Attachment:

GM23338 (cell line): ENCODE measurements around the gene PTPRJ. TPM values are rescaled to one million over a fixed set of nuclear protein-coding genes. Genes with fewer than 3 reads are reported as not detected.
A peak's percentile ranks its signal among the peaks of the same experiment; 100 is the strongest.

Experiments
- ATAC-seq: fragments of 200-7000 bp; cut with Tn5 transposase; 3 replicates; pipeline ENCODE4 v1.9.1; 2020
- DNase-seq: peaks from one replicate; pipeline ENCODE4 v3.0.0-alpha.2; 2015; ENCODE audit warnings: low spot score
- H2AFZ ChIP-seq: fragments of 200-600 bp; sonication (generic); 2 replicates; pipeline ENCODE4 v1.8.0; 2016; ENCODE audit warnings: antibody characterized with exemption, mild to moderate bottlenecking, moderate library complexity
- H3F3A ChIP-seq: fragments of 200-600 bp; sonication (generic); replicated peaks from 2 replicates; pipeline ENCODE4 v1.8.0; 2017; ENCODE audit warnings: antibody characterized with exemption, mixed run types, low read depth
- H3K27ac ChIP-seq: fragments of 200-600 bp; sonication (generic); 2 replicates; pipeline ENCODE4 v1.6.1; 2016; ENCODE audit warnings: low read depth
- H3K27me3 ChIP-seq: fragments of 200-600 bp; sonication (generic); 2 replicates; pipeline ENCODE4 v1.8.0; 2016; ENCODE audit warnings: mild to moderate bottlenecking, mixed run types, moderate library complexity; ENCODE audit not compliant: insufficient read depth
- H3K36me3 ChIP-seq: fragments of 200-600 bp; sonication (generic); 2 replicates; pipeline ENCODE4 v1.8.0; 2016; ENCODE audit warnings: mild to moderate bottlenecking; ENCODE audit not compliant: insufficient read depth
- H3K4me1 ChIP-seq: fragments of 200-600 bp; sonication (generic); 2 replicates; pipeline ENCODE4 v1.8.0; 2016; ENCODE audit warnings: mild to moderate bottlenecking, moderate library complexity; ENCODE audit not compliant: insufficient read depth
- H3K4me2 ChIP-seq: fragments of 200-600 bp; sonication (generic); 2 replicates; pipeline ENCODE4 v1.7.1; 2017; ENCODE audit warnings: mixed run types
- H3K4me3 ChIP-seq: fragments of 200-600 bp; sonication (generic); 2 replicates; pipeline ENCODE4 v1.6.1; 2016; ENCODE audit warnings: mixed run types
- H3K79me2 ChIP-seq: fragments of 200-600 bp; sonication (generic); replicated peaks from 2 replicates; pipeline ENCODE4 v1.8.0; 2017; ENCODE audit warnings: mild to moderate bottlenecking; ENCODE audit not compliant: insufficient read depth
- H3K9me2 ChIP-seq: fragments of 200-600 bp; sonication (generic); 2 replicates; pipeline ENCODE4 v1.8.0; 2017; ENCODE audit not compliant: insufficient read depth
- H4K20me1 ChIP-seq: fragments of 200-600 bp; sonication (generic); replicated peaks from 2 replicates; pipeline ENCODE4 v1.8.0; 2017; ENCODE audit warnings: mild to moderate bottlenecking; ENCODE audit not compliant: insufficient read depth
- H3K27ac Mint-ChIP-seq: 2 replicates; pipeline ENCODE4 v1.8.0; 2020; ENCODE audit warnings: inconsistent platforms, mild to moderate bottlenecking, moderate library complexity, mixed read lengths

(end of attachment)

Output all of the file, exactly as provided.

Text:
GM23338 (cell line): ENCODE measurements around the gene PTPRJ. TPM values are rescaled to one million over a fixed set of nuclear protein-coding genes. Genes with fewer than 3 reads are reported as not detected.
A peak's percentile ranks its signal among the peaks of the same experiment; 100 is the strongest.

Experiments
- ATAC-seq: fragments of 200-7000 bp; cut with Tn5 transposase; 3 replicates; pipeline ENCODE4 v1.9.1; 2020
- DNase-seq: peaks from one replicate; pipeline ENCODE4 v3.0.0-alpha.2; 2015; ENCODE audit warnings: low spot score
- H2AFZ ChIP-seq: fragments of 200-600 bp; sonication (generic); 2 replicates; pipeline ENCODE4 v1.8.0; 2016; ENCODE audit warnings: antibody characterized with exemption, mild to moderate bottlenecking, moderate library complexity
- H3F3A ChIP-seq: fragments of 200-600 bp; sonication (generic); replicated peaks from 2 replicates; pipeline ENCODE4 v1.8.0; 2017; ENCODE audit warnings: antibody characterized with exemption, mixed run types, low read depth
- H3K27ac ChIP-seq: fragments of 200-600 bp; sonication (generic); 2 replicates; pipeline ENCODE4 v1.6.1; 2016; ENCODE audit warnings: low read depth
- H3K27me3 ChIP-seq: fragments of 200-600 bp; sonication (generic); 2 replicates; pipeline ENCODE4 v1.8.0; 2016; ENCODE audit warnings: mild to moderate bottlenecking, mixed run types, moderate library complexity; ENCODE audit not compliant: insufficient read depth
- H3K36me3 ChIP-seq: fragments of 200-600 bp; sonication (generic); 2 replicates; pipeline ENCODE4 v1.8.0; 2016; ENCODE audit warnings: mild to moderate bottlenecking; ENCODE audit not compliant: insufficient read depth
- H3K4me1 ChIP-seq: fragments of 200-600 bp; sonication (generic); 2 replicates; pipeline ENCODE4 v1.8.0; 2016; ENCODE audit warnings: mild to moderate bottlenecking, moderate library complexity; ENCODE audit not compliant: insufficient read depth
- H3K4me2 ChIP-seq: fragments of 200-600 bp; sonication (generic); 2 replicates; pipeline ENCODE4 v1.7.1; 2017; ENCODE audit warnings: mixed run types
- H3K4me3 ChIP-seq: fragments of 200-600 bp; sonication (generic); 2 replicates; pipeline ENCODE4 v1.6.1; 2016; ENCODE audit warnings: mixed run types
- H3K79me2 ChIP-seq: fragments of 200-600 bp; sonication (generic); replicated peaks from 2 replicates; pipeline ENCODE4 v1.8.0; 2017; ENCODE audit warnings: mild to moderate bottlenecking; ENCODE audit not compliant: insufficient read depth
- H3K9me2 ChIP-seq: fragments of 200-600 bp; sonication (generic); 2 replicates; pipeline ENCODE4 v1.8.0; 2017; ENCODE audit not compliant: insufficient read depth
- H4K20me1 ChIP-seq: fragments of 200-600 bp; sonication (generic); replicated peaks from 2 replicates; pipeline ENCODE4 v1.8.0; 2017; ENCODE audit warnings: mild to moderate bottlenecking; ENCODE audit not compliant: insufficient read depth
- H3K27ac Mint-ChIP-seq: 2 replicates; pipeline ENCODE4 v1.8.0; 2020; ENCODE audit warnings: inconsistent platforms, mild to moderate bottlenecking, moderate library complexity, mixed read lengths